In my humble opinion, you should try to think hard about what you want the game to be exactly
about (or tell us if you have decided about it already
I see a lot of vague concepts being thrown together for good measure, but very little in terms of a clear direction for the game. Designing and working out lots of things at once might be overwhelming in the long run, unless you have a very strong vision for the project right from the get go and lots of experience making games (and even then, it might still cause issues).
Please, do not think I'm being harsh or anything. I just think you might want to focus and define a good and solid core for your game, especially since it's your first 'serious' indie project. They say it is much simpler (and time-efficient) when you define and flesh out a very limited but clear scope for a game idea, even if that means you end up adding stuff or even dramatically changing your initial concept at a later date.
You might want to make your mind about simple stuff like:
- What's the the player's purpose/goal? (save the princess, retrieve yendor, etc.)
- What are the main
game mechanics the game will be about? (hint: the less and the simpler the better. Better focus on a few core mechanics first, you will always be able to add more later on as you see fit)
- What kind of challenges the player needs to face and ultimately overcome? Is the player opposing a specific bad due or faction? Is the player just opposing the environment (and its denizens)?
- I get you have already considered lose conditions. How does the player win the game? Can the game be won at all? If that's the case, how? If the game cannot be beaten, does the player have any strong incentive pushing him to play the game indefinitely?
That's only one of many approaches, but the main point here is trying to establish a very clear core experience for the game, in order for you to be able to develop for and iterate over it in a more agile fashion.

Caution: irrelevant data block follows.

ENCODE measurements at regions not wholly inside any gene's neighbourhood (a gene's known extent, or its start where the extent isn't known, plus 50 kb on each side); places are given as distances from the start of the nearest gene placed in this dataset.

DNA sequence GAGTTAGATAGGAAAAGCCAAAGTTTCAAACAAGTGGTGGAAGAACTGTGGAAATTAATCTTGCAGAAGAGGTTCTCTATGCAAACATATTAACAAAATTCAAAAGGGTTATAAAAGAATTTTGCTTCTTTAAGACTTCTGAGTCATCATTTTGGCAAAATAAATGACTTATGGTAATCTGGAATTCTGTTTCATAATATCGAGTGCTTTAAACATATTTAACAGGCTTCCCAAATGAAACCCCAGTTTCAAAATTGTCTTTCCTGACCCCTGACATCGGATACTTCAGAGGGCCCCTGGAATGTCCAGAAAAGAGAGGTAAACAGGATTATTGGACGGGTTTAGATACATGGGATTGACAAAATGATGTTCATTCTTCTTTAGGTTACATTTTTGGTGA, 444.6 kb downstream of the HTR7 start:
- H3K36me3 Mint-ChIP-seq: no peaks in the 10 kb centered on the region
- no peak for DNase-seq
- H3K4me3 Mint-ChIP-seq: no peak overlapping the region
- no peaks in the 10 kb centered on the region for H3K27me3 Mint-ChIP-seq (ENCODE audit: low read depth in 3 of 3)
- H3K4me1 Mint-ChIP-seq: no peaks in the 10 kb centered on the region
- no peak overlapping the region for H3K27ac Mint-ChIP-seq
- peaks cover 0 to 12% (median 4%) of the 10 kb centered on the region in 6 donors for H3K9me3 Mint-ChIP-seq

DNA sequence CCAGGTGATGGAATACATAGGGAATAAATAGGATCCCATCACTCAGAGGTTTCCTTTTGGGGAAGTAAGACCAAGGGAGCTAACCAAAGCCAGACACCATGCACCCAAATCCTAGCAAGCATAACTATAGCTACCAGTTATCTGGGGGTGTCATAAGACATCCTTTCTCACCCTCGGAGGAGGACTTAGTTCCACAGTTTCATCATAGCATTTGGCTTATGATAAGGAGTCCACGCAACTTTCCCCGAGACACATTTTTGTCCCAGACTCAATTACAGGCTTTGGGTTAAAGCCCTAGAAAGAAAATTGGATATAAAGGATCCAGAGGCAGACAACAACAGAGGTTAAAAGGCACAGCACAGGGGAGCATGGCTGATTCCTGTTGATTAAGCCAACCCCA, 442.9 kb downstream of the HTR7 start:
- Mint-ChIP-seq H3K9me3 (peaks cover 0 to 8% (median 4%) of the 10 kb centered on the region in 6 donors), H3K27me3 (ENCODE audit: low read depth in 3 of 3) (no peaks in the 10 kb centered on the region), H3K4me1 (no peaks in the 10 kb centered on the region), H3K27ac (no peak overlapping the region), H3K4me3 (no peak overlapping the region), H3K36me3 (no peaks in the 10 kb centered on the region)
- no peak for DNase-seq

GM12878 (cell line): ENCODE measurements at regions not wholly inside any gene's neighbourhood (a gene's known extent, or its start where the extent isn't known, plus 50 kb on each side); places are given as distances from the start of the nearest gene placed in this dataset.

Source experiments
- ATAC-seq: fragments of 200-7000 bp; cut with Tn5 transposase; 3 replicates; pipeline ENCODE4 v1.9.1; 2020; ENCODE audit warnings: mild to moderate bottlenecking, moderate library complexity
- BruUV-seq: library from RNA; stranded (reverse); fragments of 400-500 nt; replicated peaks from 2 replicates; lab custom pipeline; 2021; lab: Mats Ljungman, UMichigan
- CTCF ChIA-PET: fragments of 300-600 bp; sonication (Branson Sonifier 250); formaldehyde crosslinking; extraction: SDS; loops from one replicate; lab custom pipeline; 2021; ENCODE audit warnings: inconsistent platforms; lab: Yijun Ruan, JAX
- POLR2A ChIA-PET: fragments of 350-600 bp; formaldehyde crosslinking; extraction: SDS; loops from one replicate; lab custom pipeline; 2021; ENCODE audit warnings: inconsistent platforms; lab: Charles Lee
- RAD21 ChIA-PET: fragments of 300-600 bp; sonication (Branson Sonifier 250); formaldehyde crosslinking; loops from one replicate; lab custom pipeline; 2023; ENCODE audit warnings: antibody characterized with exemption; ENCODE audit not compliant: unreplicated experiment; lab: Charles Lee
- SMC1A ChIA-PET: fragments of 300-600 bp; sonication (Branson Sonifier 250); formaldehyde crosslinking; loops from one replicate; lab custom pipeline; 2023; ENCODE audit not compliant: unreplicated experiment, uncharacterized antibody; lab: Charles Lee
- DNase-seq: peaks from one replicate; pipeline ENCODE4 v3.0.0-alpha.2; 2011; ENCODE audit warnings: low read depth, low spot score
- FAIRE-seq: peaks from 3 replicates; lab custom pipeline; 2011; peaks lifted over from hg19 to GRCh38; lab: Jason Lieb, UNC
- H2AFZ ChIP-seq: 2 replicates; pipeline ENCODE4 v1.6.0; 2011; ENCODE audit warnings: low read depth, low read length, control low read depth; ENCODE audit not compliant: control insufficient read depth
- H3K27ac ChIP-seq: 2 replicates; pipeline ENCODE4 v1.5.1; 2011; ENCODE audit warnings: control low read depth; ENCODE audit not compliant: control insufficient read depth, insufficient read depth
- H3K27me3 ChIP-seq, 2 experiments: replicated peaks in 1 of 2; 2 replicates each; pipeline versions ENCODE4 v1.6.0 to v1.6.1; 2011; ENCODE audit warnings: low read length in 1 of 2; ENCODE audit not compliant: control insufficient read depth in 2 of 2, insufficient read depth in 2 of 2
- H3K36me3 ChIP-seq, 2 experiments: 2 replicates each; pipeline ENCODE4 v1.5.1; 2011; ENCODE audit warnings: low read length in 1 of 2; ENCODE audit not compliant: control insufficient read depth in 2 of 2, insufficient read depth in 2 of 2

For instance, you might want to cut on any feature which aren't absolutely necessary to fully appreciate the core of your game. As an example, you might want to completely ignore weather, day/night cycles and all that good jazz, at least at in the prototyping stage, if those don't have a key role in how the game works at its most basic level.
If weather only influences combat and other things by altering a few variables to some neglectable degree only, then don't bother with it until the core of the game is solid enough. As a counter-example, the lighting system in Chroma
end up playing a crucial role in how its gameplay works.
- Mock-ups and quick and dirty prototypes might still be a good way to get a feeling of how you want different things to look and work in the game. But as long as coding-in new features and producing assets go, stick to what's most important first. -
Focus on what's absolutely important for your game, add the rest later. If you think a lot of different elements all equally play a role in Isomer, find ways to cut those down and have the game focus on only a few of them instead. Design by subtraction first, add more stuff in later on.
You might very well just ignore all of this nonsense, or maybe I'm just offending your intelligence cause of lack of knowledge about you and the project on my side. If that's the case, I beg your pardon in advance!
Cheers and good work